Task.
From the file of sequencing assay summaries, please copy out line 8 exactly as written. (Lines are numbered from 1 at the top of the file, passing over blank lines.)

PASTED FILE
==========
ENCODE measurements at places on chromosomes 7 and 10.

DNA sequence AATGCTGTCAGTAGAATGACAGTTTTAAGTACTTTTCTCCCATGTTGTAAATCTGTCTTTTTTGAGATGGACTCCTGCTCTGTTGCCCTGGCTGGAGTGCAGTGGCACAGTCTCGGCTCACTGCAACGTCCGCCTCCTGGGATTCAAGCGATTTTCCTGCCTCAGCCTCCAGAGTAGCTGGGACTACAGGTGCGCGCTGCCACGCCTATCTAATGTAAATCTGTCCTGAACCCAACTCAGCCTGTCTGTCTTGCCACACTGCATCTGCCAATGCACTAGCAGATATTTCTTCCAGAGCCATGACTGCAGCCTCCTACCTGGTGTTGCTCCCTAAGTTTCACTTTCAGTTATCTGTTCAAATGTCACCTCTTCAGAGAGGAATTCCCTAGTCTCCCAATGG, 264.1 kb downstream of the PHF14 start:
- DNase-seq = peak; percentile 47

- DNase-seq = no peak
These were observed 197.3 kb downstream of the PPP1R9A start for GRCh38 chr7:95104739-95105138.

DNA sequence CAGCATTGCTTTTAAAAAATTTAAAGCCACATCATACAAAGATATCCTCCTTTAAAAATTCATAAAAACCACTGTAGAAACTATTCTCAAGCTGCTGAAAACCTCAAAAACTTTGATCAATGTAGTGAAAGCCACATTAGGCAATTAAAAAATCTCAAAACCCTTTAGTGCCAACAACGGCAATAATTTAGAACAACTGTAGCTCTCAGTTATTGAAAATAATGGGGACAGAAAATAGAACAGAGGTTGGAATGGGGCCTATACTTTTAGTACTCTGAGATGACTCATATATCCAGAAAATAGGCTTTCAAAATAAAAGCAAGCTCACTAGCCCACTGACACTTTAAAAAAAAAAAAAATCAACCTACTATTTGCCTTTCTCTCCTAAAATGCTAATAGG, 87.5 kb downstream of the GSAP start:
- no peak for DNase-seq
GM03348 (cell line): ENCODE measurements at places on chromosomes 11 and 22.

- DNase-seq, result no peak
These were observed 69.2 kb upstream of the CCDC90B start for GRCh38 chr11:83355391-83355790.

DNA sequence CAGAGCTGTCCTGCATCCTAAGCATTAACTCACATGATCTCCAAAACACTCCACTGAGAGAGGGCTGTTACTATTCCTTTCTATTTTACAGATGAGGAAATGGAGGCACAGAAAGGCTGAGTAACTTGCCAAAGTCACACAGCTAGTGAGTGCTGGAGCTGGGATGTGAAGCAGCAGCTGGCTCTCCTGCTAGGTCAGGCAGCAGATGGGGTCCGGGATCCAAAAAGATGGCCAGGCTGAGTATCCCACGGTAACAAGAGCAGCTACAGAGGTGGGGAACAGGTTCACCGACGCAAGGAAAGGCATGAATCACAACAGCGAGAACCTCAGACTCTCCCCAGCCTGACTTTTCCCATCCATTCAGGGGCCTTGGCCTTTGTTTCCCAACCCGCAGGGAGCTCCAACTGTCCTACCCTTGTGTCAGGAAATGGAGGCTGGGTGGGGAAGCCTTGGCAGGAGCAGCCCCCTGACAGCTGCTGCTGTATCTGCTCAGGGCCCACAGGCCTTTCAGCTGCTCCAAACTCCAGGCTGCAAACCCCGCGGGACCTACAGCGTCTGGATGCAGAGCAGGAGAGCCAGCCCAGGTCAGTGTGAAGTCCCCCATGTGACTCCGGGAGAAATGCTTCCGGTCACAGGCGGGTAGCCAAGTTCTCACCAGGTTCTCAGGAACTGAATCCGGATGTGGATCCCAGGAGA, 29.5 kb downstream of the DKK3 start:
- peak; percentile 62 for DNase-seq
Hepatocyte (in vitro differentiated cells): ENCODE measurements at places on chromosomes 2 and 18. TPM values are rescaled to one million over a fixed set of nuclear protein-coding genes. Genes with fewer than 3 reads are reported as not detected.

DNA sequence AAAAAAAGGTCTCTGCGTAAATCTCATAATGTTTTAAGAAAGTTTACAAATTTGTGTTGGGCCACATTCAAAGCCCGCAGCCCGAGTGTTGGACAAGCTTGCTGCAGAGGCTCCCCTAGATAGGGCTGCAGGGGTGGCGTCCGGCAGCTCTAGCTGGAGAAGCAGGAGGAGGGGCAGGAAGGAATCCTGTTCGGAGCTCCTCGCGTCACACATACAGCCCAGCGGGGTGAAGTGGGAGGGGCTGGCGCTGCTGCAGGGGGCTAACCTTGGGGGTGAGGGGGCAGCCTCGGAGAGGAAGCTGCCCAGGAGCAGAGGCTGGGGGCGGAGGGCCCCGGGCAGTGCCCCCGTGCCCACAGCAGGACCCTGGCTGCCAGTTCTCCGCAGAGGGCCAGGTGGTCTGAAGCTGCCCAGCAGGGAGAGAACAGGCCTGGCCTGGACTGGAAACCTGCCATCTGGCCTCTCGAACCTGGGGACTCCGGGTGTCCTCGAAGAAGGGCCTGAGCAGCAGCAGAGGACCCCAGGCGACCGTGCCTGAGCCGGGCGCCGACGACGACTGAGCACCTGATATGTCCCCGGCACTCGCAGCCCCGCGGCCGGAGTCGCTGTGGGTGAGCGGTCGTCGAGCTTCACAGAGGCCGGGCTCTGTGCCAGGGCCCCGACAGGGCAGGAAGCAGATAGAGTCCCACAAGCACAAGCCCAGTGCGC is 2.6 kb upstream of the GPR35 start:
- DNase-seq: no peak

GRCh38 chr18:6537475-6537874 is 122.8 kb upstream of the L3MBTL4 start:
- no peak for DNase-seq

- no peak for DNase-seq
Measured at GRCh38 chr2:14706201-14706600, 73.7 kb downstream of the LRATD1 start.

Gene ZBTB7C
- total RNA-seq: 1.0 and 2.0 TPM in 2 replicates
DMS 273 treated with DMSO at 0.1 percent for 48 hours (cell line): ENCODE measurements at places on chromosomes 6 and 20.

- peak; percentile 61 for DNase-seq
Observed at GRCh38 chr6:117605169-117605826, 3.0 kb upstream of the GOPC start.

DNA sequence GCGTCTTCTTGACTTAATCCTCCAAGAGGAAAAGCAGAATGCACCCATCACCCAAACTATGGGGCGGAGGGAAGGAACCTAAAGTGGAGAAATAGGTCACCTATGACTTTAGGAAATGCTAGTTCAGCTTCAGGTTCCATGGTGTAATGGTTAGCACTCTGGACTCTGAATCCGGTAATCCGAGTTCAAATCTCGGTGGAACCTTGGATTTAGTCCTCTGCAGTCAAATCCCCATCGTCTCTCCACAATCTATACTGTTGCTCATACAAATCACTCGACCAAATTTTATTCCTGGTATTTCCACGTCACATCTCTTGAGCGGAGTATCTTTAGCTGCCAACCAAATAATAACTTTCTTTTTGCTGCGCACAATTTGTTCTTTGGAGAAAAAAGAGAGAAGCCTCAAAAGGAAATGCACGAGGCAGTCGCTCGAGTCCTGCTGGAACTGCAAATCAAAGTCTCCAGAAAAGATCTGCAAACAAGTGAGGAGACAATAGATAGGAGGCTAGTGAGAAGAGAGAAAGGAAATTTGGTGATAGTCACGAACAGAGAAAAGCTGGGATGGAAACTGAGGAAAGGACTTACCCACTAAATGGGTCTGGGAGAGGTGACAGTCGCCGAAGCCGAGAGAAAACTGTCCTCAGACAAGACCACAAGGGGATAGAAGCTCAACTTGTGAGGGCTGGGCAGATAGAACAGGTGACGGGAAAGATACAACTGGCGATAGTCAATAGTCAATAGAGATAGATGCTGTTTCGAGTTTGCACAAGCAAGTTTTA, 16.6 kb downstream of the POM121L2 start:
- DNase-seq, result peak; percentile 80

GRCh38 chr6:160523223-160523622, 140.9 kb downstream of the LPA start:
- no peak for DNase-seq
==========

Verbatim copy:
GM03348 (cell line): ENCODE measurements at places on chromosomes 11 and 22.